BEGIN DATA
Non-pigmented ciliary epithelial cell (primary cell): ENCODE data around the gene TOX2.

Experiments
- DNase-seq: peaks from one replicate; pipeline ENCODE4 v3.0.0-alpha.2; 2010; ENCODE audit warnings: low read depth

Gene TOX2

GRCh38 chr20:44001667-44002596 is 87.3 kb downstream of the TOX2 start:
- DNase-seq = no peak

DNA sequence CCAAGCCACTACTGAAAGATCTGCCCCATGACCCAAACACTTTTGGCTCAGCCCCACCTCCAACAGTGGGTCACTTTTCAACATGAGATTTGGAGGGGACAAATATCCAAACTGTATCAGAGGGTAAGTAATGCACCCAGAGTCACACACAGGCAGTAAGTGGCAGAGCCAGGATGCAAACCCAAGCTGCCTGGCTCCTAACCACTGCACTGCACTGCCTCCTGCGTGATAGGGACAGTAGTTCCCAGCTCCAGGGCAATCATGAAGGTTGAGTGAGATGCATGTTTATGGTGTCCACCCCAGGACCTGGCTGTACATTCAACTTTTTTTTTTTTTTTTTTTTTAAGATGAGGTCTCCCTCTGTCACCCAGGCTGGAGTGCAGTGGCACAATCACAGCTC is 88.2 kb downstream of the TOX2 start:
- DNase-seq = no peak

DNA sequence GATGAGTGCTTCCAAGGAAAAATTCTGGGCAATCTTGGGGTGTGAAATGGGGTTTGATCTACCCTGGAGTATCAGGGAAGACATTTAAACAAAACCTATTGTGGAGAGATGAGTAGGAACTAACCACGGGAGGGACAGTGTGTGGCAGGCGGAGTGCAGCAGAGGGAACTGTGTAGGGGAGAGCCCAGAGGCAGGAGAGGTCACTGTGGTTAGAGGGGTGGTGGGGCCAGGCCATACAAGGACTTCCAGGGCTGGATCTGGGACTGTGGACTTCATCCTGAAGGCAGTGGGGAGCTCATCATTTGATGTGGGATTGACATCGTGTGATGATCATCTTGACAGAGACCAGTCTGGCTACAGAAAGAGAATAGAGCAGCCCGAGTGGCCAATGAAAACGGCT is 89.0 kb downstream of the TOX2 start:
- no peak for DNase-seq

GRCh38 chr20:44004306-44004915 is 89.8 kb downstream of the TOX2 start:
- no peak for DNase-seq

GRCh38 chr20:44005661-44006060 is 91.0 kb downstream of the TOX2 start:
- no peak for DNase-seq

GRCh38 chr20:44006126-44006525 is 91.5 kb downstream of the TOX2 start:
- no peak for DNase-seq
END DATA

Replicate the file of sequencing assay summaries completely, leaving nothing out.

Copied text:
Non-pigmented ciliary epithelial cell (primary cell): ENCODE data around the gene TOX2.

Experiments
- DNase-seq: peaks from one replicate; pipeline ENCODE4 v3.0.0-alpha.2; 2010; ENCODE audit warnings: low read depth

Gene TOX2

GRCh38 chr20:44001667-44002596 is 87.3 kb downstream of the TOX2 start:
- DNase-seq = no peak

DNA sequence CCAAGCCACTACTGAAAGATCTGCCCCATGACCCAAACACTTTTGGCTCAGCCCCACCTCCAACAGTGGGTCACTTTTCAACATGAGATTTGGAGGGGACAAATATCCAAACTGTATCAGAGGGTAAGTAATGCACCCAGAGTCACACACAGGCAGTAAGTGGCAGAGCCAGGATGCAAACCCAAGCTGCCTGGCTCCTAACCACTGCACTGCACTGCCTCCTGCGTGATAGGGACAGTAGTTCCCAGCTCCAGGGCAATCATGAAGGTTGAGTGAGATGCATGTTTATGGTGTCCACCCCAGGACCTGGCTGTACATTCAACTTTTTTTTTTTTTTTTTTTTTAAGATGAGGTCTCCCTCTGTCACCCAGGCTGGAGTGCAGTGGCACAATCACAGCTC is 88.2 kb downstream of the TOX2 start:
- DNase-seq = no peak

DNA sequence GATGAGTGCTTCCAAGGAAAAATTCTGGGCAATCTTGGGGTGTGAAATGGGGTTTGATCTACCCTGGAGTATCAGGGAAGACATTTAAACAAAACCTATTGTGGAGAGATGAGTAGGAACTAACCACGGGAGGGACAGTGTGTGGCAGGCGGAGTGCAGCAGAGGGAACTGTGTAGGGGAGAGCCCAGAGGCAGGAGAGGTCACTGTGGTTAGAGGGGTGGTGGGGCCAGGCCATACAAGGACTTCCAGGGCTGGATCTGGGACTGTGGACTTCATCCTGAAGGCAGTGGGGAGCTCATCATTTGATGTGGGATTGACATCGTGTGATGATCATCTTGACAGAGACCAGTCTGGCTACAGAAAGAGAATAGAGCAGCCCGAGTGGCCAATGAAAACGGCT is 89.0 kb downstream of the TOX2 start:
- no peak for DNase-seq

GRCh38 chr20:44004306-44004915 is 89.8 kb downstream of the TOX2 start:
- no peak for DNase-seq

GRCh38 chr20:44005661-44006060 is 91.0 kb downstream of the TOX2 start:
- no peak for DNase-seq

GRCh38 chr20:44006126-44006525 is 91.5 kb downstream of the TOX2 start:
- no peak for DNase-seq